Bran Nue Dae (Brand New Day) is fun. I have a few minor complaints, but I’ll save those for later. I viewed this film at the Wilshire Screening Center, a tiny theater tucked in between doctors’ offices and concealed in a nameless glass and steel office tower. The film, not yet rated, will open in major markets on September 10.
Based on a popular Australian stage musical, Bran Nue Dae takes us on a comic road movie/coming-of-age/family values romp. As a general rule, writers are cautioned against such genre mixing, but in this case what comes out of director Rachel Perkins’ blender is as refreshing as a pina colada on the hottest day of summer. And, of course, it is the characters and their decisions that make the story. These characters are likable, charming, and funny. Even the antagonist turns out not to be such a bad guy.
It’s 1969, and the hero, Willie (Rocky McKenzie), a teenage boy living at home with his mom, is enjoying summer vacation. He is in an idyllic world, fishing with his friends and shyly flirting with Rosie (Jessica Mauboy), one of the girls in the church choir. That flirtation leads to complications as Willie’s mom wants him to be a priest and has been struggling to keep him in a boarding school/pre-seminary. When the summer ends, Willie returns to boarding school but his fantasies about Rosie accompany him.
Father Benedictus (Geoffrey Rush), the headmaster, dispenses discipline at the school. Rush is great, as always, although I had a hard time identifying the accent he was using. I settled for generic continental European until a later plot twist shed light on this.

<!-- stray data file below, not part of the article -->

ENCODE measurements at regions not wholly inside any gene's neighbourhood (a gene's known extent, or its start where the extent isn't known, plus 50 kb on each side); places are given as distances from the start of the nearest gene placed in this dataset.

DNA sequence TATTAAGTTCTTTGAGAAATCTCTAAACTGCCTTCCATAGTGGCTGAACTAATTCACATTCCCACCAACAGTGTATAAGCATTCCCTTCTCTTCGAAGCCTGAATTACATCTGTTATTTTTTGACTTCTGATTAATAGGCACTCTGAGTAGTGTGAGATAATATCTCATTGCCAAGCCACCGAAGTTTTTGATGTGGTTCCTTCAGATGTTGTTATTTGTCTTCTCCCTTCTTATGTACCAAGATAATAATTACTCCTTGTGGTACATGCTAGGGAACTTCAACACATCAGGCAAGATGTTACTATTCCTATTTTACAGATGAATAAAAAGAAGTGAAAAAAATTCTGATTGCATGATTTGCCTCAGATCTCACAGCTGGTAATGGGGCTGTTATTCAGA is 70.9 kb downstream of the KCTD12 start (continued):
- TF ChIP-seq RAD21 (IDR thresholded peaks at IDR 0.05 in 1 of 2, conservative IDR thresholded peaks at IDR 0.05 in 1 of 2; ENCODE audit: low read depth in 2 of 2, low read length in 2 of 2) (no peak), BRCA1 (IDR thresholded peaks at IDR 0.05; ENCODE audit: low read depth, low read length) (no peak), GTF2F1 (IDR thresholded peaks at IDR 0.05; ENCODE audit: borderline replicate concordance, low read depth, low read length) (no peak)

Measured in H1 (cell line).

Willie’s desire for Rosie and his loyalty to his fellow students leads him to rebel against Father Benedictus. The rebellion leaves him alone and homeless, until rescued by a tramp with a heart of gold, Tadpole (Ernie Dingo). Dingo played this role in the stage version of Bran Nue Dae, and tends to steal the show. Tadpole becomes Willie’s mentor and this leads to the middle of the story, a road trip/chase across Australia.
Along the way Willie encounters harlots (white and Aborigine), an Aborigine soccer team, various scoundrels, and two “damn hippies” in a VW bus. The plot is full of surprises and funny reveals. It’s Shakespeare’s Comedy of Errors and Oscar Wilde’s The Importance of Being Earnest meets every bad hippie movie from the 1960s.
The actors playing the hippies, Missy Higgins and Tom Budge, are not, like me, old enough to have actually known any hippies in the wild. These two took me back 40 years. The VW bus they drive was the penultimate hippie vehicle. (I owned a “if it’s a-rockin’, don’t come a-knockin’” red and white bus, and it is still the second favorite vehicle of my life.) Higgins totally captures the feigned innocence and affected spirituality (“We follow Buddha”) of the female hippie. Budge plays a German hippie perfectly, with mood swings from arrogant hostility (“Leave them beside the road”) to overly wrought emotionality. German hippies were always the most obnoxious – whatever Germans do, they tend to carry it to the extreme.
One observation on structure: the first Broadway style musical number, as in South Pacific, does not begin until the end of the first act. Prior to this moment, the music is integral to the story, as in Walk the Line. Had I not seen the preview and known what was coming, this sudden shift in style might have broken my involvement with the story.
Although the movie does not take itself too seriously, there is an exception. Told from the Aborigine’s point of view, there is a certain amount of ethnic complaining. Yet, even the preachiest moment is set to a catchy, chorus line song. You almost want to sing along with: